I additionally met Carmen's granddaughter, Zaira,  while she was partaking in a Red Cross children system, drawing a picture of her family amid the surges. She let me know how frightened she was strolling through the surge water and how her family was just ready to get a couple of garments before going to the departure focus. She said she was thinking that it hard to rest, however she appreciated playing with the other youngsters.

And after that there are the staff and volunteers from the Philippine Red Cross, who have worked resolutely on reacting to the needs of influenced families. Tess Escartin, the Philippine Red Cross wellbeing and social administrations facilitator for Bulacan Province, clarified to me that ten group based volunteers in Bulacan Province themselves needed to escape their homes to the departure focus. They have been working consistently since to backing their group through Red Cross exercises.

Monday, 20 January 2014

A Software Patch

A patch is a portion of software intended to fix problems with, or revise a computer program or its supporting data. This takes in fixing security susceptibilities and other bugs, and enhancing the usability or achievement. Though meant to fix problems, weakly designed patches can at times bring in new difficulties. In some particular cases updates may intentionally break the functionality, for example, by eliminating components for which the update provider is no longer licensed or hindering a device.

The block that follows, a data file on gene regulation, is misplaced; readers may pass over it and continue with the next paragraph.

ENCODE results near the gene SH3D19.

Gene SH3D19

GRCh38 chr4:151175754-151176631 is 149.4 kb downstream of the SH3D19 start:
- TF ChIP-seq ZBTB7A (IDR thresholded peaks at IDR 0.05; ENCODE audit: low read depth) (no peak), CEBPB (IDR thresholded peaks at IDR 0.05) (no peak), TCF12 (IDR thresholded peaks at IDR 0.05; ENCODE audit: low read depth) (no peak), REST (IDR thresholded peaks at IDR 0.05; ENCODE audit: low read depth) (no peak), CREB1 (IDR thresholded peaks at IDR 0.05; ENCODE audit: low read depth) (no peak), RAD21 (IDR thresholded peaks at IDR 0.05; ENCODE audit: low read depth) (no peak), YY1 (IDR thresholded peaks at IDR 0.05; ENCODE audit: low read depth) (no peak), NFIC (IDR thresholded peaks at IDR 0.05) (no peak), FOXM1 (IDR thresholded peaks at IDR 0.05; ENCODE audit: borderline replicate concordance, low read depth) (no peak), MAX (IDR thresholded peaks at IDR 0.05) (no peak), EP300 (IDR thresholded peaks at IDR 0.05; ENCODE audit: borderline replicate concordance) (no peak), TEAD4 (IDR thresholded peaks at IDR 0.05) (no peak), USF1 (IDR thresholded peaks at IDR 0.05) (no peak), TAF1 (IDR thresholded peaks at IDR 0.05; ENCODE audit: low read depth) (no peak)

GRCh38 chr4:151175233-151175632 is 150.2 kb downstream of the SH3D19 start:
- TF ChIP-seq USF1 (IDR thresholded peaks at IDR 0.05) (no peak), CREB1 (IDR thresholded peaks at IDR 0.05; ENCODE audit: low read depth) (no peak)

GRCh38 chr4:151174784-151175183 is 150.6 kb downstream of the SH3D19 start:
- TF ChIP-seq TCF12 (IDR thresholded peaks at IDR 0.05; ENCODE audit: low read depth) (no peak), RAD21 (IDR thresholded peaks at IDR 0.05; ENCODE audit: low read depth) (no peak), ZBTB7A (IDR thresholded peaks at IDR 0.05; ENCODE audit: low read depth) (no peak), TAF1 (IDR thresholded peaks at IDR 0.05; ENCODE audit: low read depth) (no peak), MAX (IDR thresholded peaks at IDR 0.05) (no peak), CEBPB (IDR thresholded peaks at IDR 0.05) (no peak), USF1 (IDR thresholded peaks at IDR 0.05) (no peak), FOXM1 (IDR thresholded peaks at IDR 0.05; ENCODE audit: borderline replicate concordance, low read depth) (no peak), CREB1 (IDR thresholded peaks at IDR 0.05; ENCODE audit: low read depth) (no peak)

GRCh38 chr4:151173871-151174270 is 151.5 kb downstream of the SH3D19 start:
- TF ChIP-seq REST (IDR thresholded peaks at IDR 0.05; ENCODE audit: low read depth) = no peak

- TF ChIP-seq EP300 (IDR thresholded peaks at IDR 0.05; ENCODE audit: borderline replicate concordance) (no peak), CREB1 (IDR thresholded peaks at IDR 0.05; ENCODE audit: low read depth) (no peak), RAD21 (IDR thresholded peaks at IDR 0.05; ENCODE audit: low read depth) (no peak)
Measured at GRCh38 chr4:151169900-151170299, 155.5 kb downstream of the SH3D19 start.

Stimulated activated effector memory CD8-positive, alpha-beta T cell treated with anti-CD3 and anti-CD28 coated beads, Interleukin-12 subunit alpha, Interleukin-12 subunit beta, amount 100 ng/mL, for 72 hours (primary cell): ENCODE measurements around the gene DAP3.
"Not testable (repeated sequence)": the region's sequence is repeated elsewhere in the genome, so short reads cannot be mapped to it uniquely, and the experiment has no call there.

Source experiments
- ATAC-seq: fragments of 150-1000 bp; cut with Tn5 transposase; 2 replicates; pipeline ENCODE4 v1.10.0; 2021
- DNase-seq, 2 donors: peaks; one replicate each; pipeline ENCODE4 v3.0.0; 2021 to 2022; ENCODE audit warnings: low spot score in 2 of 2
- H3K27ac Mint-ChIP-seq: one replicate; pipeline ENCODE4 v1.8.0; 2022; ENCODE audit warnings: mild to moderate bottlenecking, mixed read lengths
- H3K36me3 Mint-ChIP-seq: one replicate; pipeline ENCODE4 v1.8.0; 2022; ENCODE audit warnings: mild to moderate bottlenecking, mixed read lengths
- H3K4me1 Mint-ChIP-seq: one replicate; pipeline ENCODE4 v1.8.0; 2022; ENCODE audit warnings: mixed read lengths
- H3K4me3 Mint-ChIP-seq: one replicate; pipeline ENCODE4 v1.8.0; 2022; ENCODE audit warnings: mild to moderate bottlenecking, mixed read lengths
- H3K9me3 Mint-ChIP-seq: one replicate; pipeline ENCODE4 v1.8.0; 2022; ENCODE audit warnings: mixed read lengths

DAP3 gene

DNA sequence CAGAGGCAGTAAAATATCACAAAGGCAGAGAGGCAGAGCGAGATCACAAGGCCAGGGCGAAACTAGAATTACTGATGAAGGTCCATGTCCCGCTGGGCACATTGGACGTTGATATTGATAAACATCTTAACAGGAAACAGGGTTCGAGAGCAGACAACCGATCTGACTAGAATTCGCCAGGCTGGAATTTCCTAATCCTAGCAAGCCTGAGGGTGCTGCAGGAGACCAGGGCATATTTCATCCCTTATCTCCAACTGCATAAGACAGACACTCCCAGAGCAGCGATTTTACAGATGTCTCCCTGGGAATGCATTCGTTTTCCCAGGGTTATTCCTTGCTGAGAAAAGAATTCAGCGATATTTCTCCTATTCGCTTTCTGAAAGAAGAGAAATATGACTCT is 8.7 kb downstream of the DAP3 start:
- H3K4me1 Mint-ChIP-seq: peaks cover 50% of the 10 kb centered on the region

Patch management is the procedure of employing a plan and plan of what patches should be employed to which systems at a specific time.

Wednesday, 6 March 2013


A patch is a piece of software designed to fix problems with, or update a computer program or its supporting data. This includes fixing security vulnerabilities and other bugs, and improving the usability or performance. Though meant to fix problems, poorly designed patches can sometimes introduce new problems. In some special cases updates may knowingly break the functionality, for instance, by removing components for which the update provider is no longer licensed or disabling a device. Patch management is the process of using a strategy and plan of what patches should be applied to which systems at a specified time.

Friday, 11 May 2012


Myristicaceae is the botanical name for a family of flowering plants. The family has been recognised by most taxonomists; it is sometimes called the "nutmeg family", after its most famous member, Nutmeg (Myristica fragrans).

The APG II system, of 2003 (unchanged from the APG system, of 1998), also recognizes this family, and assigns it to the order Magnoliales in the clade magnoliids.

The family consists of about twenty genera, with several hundred species, of trees and shrubs, found in tropical areas across the world. The best known genera are Myristica and Virola.